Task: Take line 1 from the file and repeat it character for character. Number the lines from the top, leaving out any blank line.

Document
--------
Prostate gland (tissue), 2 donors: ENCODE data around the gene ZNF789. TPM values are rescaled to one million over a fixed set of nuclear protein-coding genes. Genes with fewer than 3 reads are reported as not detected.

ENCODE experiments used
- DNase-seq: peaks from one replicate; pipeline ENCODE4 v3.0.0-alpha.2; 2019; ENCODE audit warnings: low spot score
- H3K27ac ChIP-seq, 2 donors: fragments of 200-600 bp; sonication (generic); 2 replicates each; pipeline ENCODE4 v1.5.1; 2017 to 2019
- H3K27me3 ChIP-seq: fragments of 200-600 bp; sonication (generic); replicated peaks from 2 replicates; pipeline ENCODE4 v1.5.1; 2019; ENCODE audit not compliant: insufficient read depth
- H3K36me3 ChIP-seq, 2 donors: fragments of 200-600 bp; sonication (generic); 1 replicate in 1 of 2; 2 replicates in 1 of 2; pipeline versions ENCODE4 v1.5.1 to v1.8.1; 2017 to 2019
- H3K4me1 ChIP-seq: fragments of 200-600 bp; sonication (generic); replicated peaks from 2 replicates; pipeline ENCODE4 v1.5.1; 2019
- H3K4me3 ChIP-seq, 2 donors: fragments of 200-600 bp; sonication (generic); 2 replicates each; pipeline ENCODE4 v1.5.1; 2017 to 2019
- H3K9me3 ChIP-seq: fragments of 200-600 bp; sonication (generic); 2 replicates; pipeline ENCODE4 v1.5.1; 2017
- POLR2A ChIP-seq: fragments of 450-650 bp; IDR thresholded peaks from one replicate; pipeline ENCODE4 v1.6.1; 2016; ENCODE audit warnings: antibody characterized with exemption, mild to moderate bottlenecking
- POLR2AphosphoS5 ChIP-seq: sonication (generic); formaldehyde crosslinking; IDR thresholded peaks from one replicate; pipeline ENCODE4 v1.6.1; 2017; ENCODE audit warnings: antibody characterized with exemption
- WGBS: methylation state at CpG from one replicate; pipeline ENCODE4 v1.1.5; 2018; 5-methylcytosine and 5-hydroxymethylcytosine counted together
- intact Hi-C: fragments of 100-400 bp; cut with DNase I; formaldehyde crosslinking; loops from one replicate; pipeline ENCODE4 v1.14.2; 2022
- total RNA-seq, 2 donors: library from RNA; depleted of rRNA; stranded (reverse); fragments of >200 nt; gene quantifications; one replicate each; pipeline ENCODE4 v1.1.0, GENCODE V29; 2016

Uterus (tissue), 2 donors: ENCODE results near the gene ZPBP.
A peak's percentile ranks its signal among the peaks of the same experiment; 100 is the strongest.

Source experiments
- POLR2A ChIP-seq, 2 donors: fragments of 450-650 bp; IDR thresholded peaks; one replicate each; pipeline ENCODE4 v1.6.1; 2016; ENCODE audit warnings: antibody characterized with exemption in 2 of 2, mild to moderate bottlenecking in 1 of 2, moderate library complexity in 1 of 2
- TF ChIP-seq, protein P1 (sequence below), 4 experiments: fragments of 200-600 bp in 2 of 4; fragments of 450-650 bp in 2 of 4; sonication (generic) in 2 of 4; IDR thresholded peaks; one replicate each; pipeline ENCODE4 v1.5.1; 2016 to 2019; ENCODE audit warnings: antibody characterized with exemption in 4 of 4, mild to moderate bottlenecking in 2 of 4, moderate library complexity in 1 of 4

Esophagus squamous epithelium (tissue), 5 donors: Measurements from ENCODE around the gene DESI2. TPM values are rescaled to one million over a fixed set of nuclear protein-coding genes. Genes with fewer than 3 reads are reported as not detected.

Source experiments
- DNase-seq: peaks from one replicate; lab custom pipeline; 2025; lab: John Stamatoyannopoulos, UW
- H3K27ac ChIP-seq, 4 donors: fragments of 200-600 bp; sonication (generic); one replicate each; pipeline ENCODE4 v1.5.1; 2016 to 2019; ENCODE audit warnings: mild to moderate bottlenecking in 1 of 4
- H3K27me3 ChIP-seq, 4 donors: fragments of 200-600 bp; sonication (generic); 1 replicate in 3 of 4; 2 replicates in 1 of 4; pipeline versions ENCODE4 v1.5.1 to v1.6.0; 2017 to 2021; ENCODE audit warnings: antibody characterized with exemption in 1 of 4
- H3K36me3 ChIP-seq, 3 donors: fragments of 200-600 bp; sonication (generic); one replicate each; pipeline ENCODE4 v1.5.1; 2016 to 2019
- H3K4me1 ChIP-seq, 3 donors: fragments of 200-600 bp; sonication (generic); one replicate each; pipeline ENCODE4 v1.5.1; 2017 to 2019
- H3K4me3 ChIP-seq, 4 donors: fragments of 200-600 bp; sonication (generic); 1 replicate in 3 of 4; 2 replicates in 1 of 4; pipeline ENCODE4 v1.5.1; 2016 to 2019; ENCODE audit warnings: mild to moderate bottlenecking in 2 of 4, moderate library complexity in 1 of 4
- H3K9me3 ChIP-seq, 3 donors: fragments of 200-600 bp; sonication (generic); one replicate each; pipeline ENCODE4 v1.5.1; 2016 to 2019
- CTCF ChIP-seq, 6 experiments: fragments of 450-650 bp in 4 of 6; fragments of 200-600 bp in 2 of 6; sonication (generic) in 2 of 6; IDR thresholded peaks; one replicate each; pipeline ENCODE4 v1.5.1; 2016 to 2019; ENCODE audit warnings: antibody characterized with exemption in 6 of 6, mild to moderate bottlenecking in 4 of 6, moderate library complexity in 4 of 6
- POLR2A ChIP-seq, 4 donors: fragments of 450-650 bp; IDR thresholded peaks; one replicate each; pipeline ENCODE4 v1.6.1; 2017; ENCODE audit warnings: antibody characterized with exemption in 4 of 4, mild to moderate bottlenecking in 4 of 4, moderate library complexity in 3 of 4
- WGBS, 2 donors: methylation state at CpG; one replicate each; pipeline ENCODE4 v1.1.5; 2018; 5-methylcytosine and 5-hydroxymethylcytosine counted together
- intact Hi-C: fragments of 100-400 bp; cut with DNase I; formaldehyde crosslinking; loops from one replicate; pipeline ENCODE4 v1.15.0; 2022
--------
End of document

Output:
Prostate gland (tissue), 2 donors: ENCODE data around the gene ZNF789. TPM values are rescaled to one million over a fixed set of nuclear protein-coding genes. Genes with fewer than 3 reads are reported as not detected.